Historic Districts – Playing By The Rules
I recently sold a beautiful home in the McDonald District, here in Santa Rosa. One thing I did learn, is that when it comes to working with historic homes, it is a whole different game. There is a completely different set of rules for any homes located in historic districts, supervised by city’s “Cultural Review Committee”. The premise is that homes located in these areas must maintain and preserve the original condition and appearance of the home. Any and all changes must be permitted by the committee, and in some cases can get kind of pricey.
The Mills Act
The son of my wonderful clients, informed them about the Mills Act Property Tax Abatement program, which he had recently became a part of due to his purchase of a historic home in Pasadena, CA.
What this “state approved” program does, is provide property tax savings anywhere from 40-60%, (for up to 10 years) for homeowners and buyers of historic homes if they pledge rehabilitate and maintain the historical and architectural character of their properties for at least a 10 year period. (There is a whole income approach calculation used to establish the the figures for the tax savings.)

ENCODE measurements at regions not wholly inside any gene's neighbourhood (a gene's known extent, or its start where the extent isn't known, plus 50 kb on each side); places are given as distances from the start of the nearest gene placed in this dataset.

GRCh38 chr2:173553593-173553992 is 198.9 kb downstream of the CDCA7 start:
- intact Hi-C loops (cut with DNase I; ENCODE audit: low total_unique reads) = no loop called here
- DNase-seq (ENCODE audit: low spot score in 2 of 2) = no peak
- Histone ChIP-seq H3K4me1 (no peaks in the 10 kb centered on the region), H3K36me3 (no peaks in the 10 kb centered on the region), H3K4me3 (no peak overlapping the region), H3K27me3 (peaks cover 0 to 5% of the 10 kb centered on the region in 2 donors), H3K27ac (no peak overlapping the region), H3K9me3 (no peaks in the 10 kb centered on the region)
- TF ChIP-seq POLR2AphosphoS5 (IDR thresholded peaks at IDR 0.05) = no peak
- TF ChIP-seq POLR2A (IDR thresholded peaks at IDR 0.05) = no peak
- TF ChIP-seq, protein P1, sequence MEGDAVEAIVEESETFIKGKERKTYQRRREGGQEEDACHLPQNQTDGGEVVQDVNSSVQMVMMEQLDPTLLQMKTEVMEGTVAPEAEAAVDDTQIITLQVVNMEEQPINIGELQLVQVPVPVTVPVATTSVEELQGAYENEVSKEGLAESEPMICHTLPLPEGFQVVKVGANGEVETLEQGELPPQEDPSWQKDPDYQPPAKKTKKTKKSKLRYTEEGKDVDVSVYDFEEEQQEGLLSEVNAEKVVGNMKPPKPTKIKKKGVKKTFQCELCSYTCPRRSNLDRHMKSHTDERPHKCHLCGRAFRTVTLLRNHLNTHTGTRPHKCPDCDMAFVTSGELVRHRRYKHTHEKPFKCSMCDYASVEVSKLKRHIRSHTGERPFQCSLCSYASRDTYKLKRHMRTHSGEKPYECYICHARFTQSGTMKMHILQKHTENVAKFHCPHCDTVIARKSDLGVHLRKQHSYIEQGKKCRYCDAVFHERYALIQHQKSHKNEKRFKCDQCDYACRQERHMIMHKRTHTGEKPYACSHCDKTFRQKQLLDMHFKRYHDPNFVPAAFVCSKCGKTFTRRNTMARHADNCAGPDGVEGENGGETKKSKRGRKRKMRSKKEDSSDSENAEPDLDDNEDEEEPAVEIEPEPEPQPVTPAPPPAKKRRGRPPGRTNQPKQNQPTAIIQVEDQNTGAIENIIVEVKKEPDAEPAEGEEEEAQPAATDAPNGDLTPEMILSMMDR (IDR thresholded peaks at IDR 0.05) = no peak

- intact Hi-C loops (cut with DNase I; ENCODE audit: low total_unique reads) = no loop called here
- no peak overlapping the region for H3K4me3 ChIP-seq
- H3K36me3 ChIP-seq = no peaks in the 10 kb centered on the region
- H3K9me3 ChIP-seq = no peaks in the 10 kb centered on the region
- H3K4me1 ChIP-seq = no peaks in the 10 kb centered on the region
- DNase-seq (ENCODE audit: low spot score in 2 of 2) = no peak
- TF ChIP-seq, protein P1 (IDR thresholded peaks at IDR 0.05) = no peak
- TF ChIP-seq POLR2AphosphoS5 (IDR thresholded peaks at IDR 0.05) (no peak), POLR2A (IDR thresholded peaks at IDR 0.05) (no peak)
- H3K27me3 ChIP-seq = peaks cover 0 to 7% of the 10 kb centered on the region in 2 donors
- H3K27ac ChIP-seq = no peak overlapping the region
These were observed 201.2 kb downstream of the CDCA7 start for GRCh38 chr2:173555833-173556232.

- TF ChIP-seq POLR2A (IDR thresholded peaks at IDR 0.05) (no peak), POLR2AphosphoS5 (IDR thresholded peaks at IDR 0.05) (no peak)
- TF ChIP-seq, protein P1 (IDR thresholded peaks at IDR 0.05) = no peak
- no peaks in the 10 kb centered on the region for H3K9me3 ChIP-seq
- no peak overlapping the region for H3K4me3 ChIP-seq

State and City
Here is the caveat, however. Even though this program is available throughout all of California, it has to be adopted by the cities individually. The city of Pasadena does use this program, as do many other Southern California cities as well as Berkeley and other areas in California. Santa Rosa currently has not adopted this program.
In my email exchanges with both the State of California as well as the City of Santa Rosa’s “cultural review committee” for historic homes, there was a gap. The state of California is happy to help any city incorporate this program. The city, wasn’t as enthusiastic. You see, again my opinion, a reduction in property taxes may fiscally impact the city. Not really a homeowner’s problem, though. More of a city’s financial budgeting issue.
Time To Push It
In my opinion, if a city is going to dictate what a homeowner can and can’t do with their historic home and make a homeowner abide by strict guidelines as far as any improvements or changes….and these programs exist to help, I definitely think it is time to make a change…
For more information about the Mills Act, click here
Holly Young – Coldwell Banker